It’s hard to get totally off the grid, but certainly hanging out in places where cell service is random (4G in the bathroom, but only at 2 PM on a Thursday for 14 seconds) and wifi is nonexistent helps. We got back from our whirlwind trip yesterday, completely exhausted. We only did about 26 miles in 4 days of hiking, with two days more strenuous than the others, but elevation whomped us a bit as well, plus unexpected heat. 75 degrees F at 4000 feet is hotter than it is at 400 feet above sea level. That’s my excuse anyway. Plus not enough sleep, ever. Camping plus camp noises (I listened to a tree branch groan for at least an hour one night) plus AirBnb noises (that peacock chorus one night…). I wouldn’t trade the experiences out, but it does lead to general exhaustion…a different kind of tired than what school does to me, but tired. I am still tired. I could have slept in this morning, but I mis-set my alarm too early and then my to-do list entered my brain and that was the end of it. So I was up. Not fully functional, but up.
So last Tuesday night found us in a hotel room in Fresno with a massive Jacuzzi tub that I could have used every night AFTER that (my dream is a Jacuzzi, but it will probably never coalesce into reality), and as always seems to happen, one of the Jurassic Park movies was on, so we watched and I drew.
To bed earlyish…driving is exhausting, isn’t it? Then the next morning, up and out for the Yosemite experience.
I grew up in the Sacramento area, and my parents must have driven around rolling hills with oak trees a lot, because it’s a landscape my brain really responds to, so we stopped on the way up for one photo…
The flowers were starting to pop and everything was that bright spring green that doesn’t last in California.
The first view of Yosemite National Park…it never fails to bring tears to my eyes, when we get the first view of WHY this is a national park and not just some local thing.
I guess it’s why we keep going to all of them, eh?
Definitely worth it. I haven’t been here since high school, I think, when they brought us all in and sent us off in groups. My group hiked/backpacked a short distance (?) up into freezing coldness. Susie Cranston and I zipped our sleeping bags together and invited some dog (an actual dog, y’all) into the bag for warmth.
So it’s been a while…
It’s the crowds of people that keep us away. This was Spring Break, but it wasn’t too bad. A lot wasn’t open yet (like the showers and the pizza place, until our last day), so that probably helped. Plus we asked which hikes had fewer people, and when to do the more popular ones. It helped. So did camping…the first two nights were nice and quiet, once the rampaging gangs of children stopped screaming. We were on the outer edge of one of the loops…a good choice.
The last night, we were surrounded by groups of 20-somethings with copious amounts of alcohol. They were remarkably quiet, considering.
We got set up relatively early on Wednesday, and went for our first walk, but got sent back by a bear on the trail.
Hmmm. That was the only bear we ever saw, luckily? Or not.
Back to camp, cooked dinner, settled down to draw by the fire.
I cooked. Someone else has to do dishes. A tree, my view. Those damn ravens.
They’ll steal as soon as you walk away.
The next day was a our big hike day. We started with Vernal Falls…weren’t sure how high we’d go. It was definitely a climb.
We made it a ways up. Not all the way…
There was a lot more of that, and it was getting more and more slippery.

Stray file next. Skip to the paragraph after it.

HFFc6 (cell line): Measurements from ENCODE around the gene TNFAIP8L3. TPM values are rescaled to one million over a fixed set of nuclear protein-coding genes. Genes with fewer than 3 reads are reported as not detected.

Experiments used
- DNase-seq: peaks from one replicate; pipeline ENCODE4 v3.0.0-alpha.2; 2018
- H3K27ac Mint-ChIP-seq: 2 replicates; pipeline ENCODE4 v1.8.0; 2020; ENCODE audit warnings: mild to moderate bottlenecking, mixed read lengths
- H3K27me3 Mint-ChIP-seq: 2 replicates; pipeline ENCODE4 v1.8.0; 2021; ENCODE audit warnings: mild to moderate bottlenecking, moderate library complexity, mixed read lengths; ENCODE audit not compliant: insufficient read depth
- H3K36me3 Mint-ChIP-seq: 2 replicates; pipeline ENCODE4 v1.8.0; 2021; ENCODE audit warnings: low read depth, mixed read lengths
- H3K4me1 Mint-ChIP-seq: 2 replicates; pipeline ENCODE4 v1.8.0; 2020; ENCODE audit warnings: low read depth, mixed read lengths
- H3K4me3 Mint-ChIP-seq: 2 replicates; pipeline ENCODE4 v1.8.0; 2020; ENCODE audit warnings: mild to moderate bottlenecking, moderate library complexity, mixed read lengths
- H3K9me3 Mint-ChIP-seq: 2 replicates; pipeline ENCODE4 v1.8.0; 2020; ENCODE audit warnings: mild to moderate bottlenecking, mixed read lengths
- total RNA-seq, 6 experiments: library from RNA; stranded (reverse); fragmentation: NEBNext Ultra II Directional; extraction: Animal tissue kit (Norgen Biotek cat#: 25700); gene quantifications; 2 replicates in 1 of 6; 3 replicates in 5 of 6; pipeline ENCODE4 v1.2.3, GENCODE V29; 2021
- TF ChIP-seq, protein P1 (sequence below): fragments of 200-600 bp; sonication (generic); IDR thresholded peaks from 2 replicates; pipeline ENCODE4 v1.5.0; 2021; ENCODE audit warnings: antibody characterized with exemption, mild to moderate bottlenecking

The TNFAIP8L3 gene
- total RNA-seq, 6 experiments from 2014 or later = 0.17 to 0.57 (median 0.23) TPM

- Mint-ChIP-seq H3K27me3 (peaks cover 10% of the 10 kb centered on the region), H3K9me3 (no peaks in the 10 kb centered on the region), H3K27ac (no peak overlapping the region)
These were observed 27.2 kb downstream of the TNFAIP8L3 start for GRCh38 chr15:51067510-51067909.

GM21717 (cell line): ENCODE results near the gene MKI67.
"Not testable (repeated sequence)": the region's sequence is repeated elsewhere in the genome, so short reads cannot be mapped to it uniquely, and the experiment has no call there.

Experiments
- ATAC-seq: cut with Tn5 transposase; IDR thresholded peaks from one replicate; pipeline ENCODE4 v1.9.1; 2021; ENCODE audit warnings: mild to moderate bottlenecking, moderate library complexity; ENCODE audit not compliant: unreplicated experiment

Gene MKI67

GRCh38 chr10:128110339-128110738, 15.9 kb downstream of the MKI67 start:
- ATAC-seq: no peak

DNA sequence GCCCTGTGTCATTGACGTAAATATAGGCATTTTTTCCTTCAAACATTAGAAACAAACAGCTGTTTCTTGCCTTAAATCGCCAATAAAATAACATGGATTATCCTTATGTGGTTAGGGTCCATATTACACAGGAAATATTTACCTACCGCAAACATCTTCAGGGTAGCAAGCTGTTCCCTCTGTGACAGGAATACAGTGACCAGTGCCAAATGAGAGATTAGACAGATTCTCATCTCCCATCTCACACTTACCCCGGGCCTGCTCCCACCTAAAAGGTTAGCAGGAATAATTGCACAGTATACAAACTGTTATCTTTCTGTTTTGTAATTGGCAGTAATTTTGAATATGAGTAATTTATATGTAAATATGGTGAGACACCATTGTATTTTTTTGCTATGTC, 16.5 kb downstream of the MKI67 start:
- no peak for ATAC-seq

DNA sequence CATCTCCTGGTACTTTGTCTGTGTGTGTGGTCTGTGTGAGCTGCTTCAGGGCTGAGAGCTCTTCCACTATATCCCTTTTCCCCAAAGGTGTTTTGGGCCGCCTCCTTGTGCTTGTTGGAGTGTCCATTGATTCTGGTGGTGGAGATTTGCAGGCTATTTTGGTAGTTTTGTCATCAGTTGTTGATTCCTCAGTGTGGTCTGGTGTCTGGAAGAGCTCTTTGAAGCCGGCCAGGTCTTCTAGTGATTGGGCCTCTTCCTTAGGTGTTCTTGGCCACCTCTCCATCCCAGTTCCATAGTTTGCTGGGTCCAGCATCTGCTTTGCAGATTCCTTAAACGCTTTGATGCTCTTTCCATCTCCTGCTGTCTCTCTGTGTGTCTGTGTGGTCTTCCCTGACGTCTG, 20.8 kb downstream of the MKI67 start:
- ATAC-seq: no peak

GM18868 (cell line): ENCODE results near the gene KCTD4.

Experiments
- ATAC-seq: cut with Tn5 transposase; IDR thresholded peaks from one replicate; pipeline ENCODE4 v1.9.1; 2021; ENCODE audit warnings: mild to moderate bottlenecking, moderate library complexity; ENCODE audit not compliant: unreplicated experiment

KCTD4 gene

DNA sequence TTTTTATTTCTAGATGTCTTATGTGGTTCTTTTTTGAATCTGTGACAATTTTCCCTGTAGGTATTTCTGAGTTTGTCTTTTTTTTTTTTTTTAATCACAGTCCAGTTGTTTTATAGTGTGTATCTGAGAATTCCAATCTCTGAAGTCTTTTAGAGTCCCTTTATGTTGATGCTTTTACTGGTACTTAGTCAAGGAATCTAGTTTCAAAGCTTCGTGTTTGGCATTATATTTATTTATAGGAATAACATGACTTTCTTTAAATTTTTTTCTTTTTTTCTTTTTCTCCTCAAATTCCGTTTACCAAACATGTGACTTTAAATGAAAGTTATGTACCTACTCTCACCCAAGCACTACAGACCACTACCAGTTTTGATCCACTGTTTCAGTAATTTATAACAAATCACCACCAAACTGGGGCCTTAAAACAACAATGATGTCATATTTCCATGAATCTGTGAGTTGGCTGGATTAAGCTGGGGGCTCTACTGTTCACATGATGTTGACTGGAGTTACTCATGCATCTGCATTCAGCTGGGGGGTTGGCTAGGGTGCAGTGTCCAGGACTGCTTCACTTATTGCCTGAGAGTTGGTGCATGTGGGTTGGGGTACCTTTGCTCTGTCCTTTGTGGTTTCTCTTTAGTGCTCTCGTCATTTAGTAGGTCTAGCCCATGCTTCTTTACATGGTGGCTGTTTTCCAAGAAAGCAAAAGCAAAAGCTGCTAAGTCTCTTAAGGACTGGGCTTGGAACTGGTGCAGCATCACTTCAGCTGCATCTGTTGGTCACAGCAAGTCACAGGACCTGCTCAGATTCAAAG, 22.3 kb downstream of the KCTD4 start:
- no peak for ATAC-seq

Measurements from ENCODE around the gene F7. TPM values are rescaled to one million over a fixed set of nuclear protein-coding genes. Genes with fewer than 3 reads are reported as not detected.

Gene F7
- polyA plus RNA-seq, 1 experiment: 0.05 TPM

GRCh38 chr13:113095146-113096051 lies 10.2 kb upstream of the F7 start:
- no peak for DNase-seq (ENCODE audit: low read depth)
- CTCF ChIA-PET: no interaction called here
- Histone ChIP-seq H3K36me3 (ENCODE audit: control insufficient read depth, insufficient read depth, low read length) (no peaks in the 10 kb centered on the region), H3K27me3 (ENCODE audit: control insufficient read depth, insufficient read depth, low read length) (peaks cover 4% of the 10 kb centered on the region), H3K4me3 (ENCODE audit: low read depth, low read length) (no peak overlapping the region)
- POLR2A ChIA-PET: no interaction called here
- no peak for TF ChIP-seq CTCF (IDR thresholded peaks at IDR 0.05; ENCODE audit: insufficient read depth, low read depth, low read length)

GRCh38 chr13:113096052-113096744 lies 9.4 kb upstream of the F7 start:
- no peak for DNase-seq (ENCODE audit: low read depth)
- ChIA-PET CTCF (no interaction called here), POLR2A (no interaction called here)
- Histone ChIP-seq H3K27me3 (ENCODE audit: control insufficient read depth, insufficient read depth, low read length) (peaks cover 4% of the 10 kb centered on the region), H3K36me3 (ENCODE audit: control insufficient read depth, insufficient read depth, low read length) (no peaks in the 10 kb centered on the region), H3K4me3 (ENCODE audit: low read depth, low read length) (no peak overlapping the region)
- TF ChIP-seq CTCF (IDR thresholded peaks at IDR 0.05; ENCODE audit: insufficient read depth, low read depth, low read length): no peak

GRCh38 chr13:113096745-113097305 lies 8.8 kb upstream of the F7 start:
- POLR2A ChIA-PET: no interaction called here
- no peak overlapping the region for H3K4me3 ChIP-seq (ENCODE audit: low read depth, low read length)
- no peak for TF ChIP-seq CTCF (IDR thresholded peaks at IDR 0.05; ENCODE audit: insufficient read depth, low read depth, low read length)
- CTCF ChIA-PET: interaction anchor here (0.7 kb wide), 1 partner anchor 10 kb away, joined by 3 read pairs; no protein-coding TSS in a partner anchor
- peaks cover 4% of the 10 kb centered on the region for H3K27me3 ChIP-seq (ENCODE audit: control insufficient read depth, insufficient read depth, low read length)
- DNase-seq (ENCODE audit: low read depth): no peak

This was a good view though. After lunch and a bit of a rest, we set out to do the hike from the day before…no bear today, just deer…
Almost didn’t see them resting there.
We hiked up past Mirror Lake, doing the whole loop.
It was warm but otherwise mostly quiet.
Tired legs at that point…
Somewhere between 10 3/4-12 1/2 miles that day, between the two hikes. Our multiple apps wouldn’t agree on mileage.
Tired seemed legit. I finished this Sue Spargo Homegrown block between the driving and the camping…
Then made dinner and drew again by the campfire.
It was a good night.
The reward for lots of hiking is sleeping through the tree and people noises.
The last day, we headed out to Yosemite Falls…there were tons of people, which explains the man’s face.
He was reaching his limit. We considered trying to get to Upper Yosemite Falls, but it was hot and we were officially tired. So we checked out the Ansel Adams Gallery, got our National Park passports stamped, and got our official Yosemite T-shirts.
We scoped out a dinner option that didn’t make us cook, rejoiced that we weren’t in Curry Village (soon to be Half Dome Village), and rested a bit.
We actually got a pizza to go and brought it back to the campsite to avoid people. Yes, we hiked a mile for pizza. It was worth it.
There are other things we’d explore in Yosemite, but it would have to be later in the season. Too much was still snowed in.
I did draw that night too, but there’s no picture of that. We spent (well, mostly the man spent) about 2 hours trying to get a fire started on the third night. The young folks on either side had roaring fires (they both had fire starters of some sort), but ours was lackluster until we ignored it, and then it finally caught.
Some serious fire-building science and Girl Scout knowledge failed us on this one.
The morning had us packing up, with the ravens waiting for our leavings…
We were out early and headed south for our next park, Sequoia. On the way out, we stopped to look at some burn damage.
It’s hard to look at, even when you know some of it is necessary to the forest. Not as much as we’ve had lately, though. Lots of damage around from a big windstorm in January too, which toppled trees throughout the park.
I’ll write more about the rest of the trip tomorrow. Now I need a shower, groceries, and about a million other things to get crossed off the list. Wish me luck.